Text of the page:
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Professor Harold Hill (left) played by Stef Tovar implores people River City form student bbefore breaking insong 'Seventy Six Trombones'

Professor Harold Hill (left), played by Stef Tovar, implores the people of River City to form a student band before breaking into the song "Seventy Six Trombones" during a rehearsal of Meredith Willson's "The Music Man" on Tuesday, January 15, 2013, at the Paramount Theater. "The Music Man" is now playing. | Jeff Cagle~For Sun-Times Media

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‘The Music Man’

“The Music Man” runs through Feb. 3 at the Paramount Theatre at 23 E. Galena Blvd. in downtown Aurora. For tickets and information, go to paramountaurora.com, or call the Paramount box office at 630-896-6666.

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Updated: February 21, 2013 6:36AM



Johnny Rabe saw his first stage performance at Aurora’s Paramount Theatre at the age of 2.

“It was ‘A Christmas Carol,’ ” he said. “I remember bits and pieces.”

And it gave him the acting bug. Since then, the 12-year-old Naperville native has taken leading roles in dozens of theater productions.

His decade-long career has taken him all the way to Broadway, where this holiday season he earned acclaim for his role as Ralphie in “A Christmas Story, The Musical.”

Rabe’s whole face lights up at the thought of Broadway lights.

“(It was) a lot of fun,” Rabe said. “It was busy, really busy. We do a lot of publicity. We did ‘The View’ and ‘Good Morning America.’ Photo shoots. Very busy, but it was so much fun.”

Rabe ate soap, donned a bunny suit and shot Red Ryder BB guns in “A Christmas Story” at New York’s Lunt-Fontanne Theatre for huge crowds from Thanksgiving through New Years’. But while Broadway was great, he said he’s really excited to be making his debut at the Paramount, where he was first introduced to theater.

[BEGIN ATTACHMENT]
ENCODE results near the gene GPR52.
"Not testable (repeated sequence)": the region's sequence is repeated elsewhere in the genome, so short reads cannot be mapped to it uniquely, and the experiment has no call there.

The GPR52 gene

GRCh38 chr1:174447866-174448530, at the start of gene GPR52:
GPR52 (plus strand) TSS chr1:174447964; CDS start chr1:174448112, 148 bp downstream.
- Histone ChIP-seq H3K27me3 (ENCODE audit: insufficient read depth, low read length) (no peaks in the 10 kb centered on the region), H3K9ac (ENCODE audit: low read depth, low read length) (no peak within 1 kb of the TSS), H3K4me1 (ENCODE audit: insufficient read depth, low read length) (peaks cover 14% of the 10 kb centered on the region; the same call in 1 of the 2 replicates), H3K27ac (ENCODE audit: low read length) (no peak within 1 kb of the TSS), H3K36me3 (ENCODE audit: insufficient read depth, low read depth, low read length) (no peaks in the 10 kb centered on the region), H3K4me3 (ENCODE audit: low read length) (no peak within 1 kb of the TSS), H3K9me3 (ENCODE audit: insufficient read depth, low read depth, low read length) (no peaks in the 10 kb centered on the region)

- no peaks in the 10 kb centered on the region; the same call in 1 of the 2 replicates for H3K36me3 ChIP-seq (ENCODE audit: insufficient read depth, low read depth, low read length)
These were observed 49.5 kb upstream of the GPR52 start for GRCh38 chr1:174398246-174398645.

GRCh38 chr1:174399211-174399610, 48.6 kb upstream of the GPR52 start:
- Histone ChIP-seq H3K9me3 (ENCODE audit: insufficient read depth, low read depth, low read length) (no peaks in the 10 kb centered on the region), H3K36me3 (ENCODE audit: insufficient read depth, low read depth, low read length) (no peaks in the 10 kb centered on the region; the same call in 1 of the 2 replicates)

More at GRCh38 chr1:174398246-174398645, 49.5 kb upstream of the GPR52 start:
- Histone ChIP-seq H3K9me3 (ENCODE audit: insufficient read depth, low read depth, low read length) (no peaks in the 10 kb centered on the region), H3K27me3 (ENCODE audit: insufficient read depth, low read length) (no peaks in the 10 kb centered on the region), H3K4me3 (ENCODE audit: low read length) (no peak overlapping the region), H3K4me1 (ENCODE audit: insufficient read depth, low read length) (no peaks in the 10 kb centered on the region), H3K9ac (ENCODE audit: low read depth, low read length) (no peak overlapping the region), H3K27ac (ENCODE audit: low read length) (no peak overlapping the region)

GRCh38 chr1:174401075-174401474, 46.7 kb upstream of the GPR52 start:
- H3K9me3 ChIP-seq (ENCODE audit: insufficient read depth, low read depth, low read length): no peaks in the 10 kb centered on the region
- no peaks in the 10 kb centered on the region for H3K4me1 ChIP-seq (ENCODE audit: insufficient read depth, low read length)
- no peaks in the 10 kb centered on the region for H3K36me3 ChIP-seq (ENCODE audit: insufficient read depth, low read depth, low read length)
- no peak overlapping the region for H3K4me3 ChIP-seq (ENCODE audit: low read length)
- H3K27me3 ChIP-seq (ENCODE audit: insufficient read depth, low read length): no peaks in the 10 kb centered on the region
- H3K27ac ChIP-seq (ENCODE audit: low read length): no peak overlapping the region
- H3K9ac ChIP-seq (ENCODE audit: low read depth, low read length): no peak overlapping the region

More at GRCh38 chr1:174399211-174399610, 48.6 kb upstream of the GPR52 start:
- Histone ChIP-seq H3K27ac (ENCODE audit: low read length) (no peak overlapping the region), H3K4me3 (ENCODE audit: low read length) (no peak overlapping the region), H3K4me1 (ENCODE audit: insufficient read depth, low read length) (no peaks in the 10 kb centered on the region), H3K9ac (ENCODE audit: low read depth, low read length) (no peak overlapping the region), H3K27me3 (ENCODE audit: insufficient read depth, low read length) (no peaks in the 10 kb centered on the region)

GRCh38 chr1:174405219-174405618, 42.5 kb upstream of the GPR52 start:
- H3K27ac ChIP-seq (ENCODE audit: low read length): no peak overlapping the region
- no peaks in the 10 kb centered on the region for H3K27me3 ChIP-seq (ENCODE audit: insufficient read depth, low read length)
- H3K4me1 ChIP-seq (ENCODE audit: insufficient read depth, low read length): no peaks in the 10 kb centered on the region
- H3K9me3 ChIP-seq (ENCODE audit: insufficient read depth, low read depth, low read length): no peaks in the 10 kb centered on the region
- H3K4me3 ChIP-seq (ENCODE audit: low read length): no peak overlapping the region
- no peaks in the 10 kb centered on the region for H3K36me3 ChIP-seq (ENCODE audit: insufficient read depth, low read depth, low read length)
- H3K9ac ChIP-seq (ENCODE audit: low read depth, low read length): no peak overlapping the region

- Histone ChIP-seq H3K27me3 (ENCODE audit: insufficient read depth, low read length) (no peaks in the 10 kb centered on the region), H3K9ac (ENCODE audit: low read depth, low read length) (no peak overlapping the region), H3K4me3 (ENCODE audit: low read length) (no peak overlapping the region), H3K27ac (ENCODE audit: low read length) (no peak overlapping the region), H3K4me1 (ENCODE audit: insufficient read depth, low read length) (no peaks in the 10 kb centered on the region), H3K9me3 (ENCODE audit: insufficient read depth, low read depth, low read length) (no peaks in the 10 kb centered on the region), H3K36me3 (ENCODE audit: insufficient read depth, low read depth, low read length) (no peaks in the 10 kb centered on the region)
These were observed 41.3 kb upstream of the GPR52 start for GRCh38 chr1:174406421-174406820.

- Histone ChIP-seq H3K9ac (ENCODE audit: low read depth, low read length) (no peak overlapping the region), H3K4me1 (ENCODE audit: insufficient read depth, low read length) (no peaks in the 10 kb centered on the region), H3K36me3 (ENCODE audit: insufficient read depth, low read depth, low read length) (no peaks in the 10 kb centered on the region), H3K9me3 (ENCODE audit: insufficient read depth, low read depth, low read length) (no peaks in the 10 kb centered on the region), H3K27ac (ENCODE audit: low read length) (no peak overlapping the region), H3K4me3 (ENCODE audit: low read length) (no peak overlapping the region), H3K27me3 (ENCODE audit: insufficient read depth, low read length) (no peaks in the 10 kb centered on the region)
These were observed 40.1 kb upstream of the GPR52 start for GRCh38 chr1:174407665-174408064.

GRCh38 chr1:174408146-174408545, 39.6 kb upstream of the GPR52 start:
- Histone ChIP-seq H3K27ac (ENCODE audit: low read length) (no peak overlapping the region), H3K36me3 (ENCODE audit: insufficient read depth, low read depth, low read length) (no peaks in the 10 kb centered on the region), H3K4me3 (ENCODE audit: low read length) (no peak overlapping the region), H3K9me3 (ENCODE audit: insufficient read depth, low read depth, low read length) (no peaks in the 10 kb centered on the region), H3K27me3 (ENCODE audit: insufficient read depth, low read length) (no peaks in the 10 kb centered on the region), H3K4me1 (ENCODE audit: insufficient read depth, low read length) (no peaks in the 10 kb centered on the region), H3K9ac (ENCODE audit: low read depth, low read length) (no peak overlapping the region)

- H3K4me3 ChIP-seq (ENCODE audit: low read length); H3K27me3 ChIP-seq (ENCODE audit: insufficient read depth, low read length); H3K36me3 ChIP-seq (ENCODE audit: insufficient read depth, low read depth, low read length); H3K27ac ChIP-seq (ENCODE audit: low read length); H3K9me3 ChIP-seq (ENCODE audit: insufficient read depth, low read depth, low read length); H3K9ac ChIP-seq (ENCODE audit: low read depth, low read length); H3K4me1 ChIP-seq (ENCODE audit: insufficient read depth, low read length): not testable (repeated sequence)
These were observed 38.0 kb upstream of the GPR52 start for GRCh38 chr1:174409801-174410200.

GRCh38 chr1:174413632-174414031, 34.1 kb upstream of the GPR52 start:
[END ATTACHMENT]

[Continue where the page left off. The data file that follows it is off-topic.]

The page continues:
“I love New York, but there’s no pace like home,” Rabe said. “I miss (Broadway), but I’m glad I get to come and do a show right here.”

Rabe plays Winthrop Paroo in “The Music Man,” which opened Friday as part of the Paramount’s wildly successful Broadway series.

“He’s the librarian’s little brother,” he said. “He lisps, and he’s made fun of by the other kids in River City. His dad died, and he’s been brooding about two years. He’s made fun of, and he doesn’t really talk a lot. He’s alone all day.”

Rabe, by contrast, is a bit of a talker — something he attributes to all his time in show business. He said he gets neither nervous nor shy anymore.

“I don’t really,” Rabe said. “I love what I do. In acting, I just apply it to my real life, and I get to meet a lot of people. Once the overture starts, I get this jolt of excitement, I forget how tired I am. I forget everything else.”

The show

The overture started Friday night, kicking off a three-week run of “The Music Man.” And as always, Paramount Artistic Director Jim Corti is promising bigger and better as Broadway series productions keep trying to top themselves.

Nineteen musicians — largely woodwinds — fill the pit and 40 actors crowd the stage as the rather unpleasant residents of River City, Iowa.

Rachel Rockwell — director of “Hair” and “Annie” for the Paramount’s Broadway series — has returned with her usual attention to detail that pulls audiences into the setting of the show. “The Music Man” floods the stage with rich golden tones in lighting and costumes designed to give the audience warm fuzzies that may even make them forget their general distaste for this stage Iowa.

And that sense of place is part of the genius of the show, said Corti.

“It’s about the transformative power of music on the people of the town, who are very staid and very conservative and very rigid,” Corti said. “Even though (main protagonist Harold Hill) is a con artist, the result is that he’s igniting passion in these people.”

It’s an apt story to be told on a downtown Aurora stage — which, Corti said, has been brought alive by the Broadway series and the city’s dedication to musical theater.

“From the first show, people would come up to me and say, ‘Thank you for doing this,’ ” Corti said about the series, which has topped 20,000 subscribers in its first two years. “It creates something in people’s lives that they talk about; it creates a point of reference for other excellence in their lives. It is directly changing this community, and this was part of my dream.”

Johnny Rabe’s dreams are a little less solidified. He loves the stage but wants to try out TV or movies. He likes acting but also thinks being a history professor might be fun.

Mostly, after his three-week run in “The Music Man,” the seventh-grader is looking forward to catching up on his English and Latin homework.

“We have a lot of fun, but tech week is long,” Rabe said. “But I love what I do.”



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